How To Stake Claim To Your Worth As a Working Mom

Working Mom

I was listening to an interview the other day with MaryEllen Tribby of workingmomsonly.com and she said something that caught my attention. She said that when women decide to have children we begin to devalue our worth. We are so afraid of losing our jobs or limiting our career progression that we don’t set boundaries and end up killing ourselves.

As a working mom who has put a tremendous amount of focus and emphasis on career, I more than understand the killing of one’s self to stay at the perceived top of your game. I was so afraid that my male counterparts would start to question my dedication to my career once I became a mom that I would work insane hours just to prove I was completely committed and they could count on me no matter what. (Even if there wasn’t enough legitimate work to fill those hours – the thought of being seen leaving the building at a decent hour was too much of a risk).

While I believe that the work culture of most corporations is broken – that’s another topic for another time – I had not really stopped to think about my contribution to the issue until I heard MaryEllen’s statement. It has been said numerous times that no one will value you if you don’t value yourself. What if you, as a working mom, valued yourself enough that others noticed your worth without having to run yourself into the ground? Here are a few ways that I think we can stake claim to our worth as working moms. And although I have listed these three things separately, they really do work in conjunction with each other.

1.       Set Boundaries

Setting boundaries is very important to reclaiming or staking claim to your worth. You do not need to accept or volunteer for every project that comes up at work to demonstrate your value. Volunteering only for those projects that strategically advance your career or contribute to your personal development will keep you from getting overwhelmed with a ton of work outside of your core responsibilities allowing you to better manage the number of hours you are required to be at work.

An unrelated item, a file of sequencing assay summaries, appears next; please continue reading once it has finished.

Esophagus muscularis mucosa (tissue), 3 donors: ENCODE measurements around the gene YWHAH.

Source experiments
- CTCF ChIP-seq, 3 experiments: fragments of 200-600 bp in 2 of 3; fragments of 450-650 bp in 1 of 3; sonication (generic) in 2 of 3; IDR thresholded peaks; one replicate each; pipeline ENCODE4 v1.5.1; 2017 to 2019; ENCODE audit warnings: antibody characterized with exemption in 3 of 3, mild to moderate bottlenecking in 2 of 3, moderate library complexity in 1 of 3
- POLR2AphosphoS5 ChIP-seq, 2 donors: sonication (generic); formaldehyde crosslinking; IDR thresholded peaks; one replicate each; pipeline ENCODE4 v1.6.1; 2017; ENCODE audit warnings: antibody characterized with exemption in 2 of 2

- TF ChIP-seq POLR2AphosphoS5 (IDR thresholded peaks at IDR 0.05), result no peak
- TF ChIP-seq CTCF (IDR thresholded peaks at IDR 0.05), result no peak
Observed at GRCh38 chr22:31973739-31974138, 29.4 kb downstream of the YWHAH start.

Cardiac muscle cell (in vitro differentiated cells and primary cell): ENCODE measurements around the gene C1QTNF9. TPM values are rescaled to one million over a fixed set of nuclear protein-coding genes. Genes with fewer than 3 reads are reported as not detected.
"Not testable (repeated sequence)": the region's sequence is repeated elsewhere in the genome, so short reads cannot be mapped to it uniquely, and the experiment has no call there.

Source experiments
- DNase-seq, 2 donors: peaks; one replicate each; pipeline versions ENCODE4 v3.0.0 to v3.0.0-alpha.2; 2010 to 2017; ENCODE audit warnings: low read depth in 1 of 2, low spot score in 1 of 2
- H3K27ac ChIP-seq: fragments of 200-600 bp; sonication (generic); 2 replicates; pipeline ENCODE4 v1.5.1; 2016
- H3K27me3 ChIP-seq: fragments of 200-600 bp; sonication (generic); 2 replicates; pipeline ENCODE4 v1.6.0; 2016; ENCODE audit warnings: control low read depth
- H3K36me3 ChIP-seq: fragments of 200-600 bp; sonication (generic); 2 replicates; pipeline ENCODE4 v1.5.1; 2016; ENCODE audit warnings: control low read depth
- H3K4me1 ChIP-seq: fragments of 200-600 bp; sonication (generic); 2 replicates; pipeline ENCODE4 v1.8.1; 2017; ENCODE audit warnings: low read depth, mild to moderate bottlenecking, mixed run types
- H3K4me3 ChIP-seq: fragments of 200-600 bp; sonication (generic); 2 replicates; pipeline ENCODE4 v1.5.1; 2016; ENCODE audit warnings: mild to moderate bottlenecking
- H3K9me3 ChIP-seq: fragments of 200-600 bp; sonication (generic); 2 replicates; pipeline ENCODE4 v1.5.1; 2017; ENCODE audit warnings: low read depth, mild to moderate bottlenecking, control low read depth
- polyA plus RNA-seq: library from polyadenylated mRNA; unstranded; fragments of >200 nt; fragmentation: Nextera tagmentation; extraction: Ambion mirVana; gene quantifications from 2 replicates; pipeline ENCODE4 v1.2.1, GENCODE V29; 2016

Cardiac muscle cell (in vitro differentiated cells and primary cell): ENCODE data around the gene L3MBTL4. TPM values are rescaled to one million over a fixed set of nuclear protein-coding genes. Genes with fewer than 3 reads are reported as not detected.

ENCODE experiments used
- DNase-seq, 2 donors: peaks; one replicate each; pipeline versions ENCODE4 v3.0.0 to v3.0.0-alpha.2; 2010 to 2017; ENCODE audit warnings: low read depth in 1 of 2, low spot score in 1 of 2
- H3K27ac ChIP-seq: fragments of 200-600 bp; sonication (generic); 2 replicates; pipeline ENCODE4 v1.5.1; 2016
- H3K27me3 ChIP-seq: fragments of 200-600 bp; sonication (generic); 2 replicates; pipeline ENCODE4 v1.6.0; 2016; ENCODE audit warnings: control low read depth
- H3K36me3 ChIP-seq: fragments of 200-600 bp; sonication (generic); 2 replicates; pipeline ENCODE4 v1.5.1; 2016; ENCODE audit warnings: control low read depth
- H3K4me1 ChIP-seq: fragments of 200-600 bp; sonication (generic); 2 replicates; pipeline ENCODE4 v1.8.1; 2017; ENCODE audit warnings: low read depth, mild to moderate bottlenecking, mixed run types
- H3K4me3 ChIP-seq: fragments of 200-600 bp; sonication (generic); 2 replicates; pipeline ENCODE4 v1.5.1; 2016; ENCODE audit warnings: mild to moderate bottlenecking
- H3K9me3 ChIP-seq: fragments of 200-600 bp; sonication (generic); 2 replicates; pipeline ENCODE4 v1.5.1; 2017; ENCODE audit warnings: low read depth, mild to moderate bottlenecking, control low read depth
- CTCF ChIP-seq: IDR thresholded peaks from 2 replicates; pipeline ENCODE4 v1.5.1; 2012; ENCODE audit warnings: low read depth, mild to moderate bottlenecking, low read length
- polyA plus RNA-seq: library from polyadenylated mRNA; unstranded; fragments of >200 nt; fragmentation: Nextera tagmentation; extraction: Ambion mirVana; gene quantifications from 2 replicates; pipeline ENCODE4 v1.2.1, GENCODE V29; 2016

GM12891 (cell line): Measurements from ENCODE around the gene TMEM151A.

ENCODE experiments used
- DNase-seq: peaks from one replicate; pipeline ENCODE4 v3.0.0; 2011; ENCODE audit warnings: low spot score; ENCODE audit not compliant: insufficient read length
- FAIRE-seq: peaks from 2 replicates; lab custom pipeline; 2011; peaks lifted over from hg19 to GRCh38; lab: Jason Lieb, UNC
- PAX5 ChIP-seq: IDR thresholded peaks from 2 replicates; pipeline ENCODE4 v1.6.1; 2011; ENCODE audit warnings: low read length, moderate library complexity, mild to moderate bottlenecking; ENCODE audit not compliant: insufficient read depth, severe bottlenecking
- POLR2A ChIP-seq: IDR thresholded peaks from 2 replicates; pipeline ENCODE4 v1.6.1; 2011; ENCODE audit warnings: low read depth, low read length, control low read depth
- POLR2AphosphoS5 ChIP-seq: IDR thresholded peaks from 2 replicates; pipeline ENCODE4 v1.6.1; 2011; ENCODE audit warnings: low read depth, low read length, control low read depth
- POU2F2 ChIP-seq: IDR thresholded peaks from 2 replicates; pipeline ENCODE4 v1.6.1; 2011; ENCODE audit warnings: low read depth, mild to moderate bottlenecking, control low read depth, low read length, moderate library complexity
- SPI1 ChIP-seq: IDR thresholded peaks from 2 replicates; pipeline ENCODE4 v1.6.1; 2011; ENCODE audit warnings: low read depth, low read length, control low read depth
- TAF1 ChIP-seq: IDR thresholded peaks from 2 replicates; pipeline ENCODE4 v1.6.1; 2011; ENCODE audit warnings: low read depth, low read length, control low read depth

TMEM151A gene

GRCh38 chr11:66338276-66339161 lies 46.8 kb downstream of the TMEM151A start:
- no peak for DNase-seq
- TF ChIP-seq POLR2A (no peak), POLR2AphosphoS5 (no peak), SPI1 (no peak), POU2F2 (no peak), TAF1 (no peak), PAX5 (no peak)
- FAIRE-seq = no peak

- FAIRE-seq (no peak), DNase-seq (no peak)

A second way to set boundaries is to determine a target time to leave work every day and stick to it. If you follow that schedule on a consistent basis then people will begin to respect that you leave the office at a certain time. Now, if a critical request is made at the end of the day then you are going to have to figure out how to complete the request before you leave. If you are approached with a non-critical request, then politely explain that you will include it in your task list and let them know when to expect its completion. This will demonstrate to people that you can be counted on while still valuing your time.

Setting boundaries works outside of the work place as well. A lot of times we like to play the martyr by making people think we are the only ones who can pick up the dry cleaning, go to the grocery, feed the children, etc. We also feel like we need to accept every invitation to volunteer or participate in school and social activities to prove our worth as a mom/neighbor/spouse. WE ARE VALUABLE EVEN IF WE DON’T PARTICIPATE IN ANY OF THESE THINGS. WE DO NOT NEED TO PROVE OUR VALUE TO ANYONE BY TAKING ON EXTRAS IF THEY DON’T SERVE US. So, just like using discretion when volunteering for work projects, use discretion when looking at our responsibilities outside of work as well.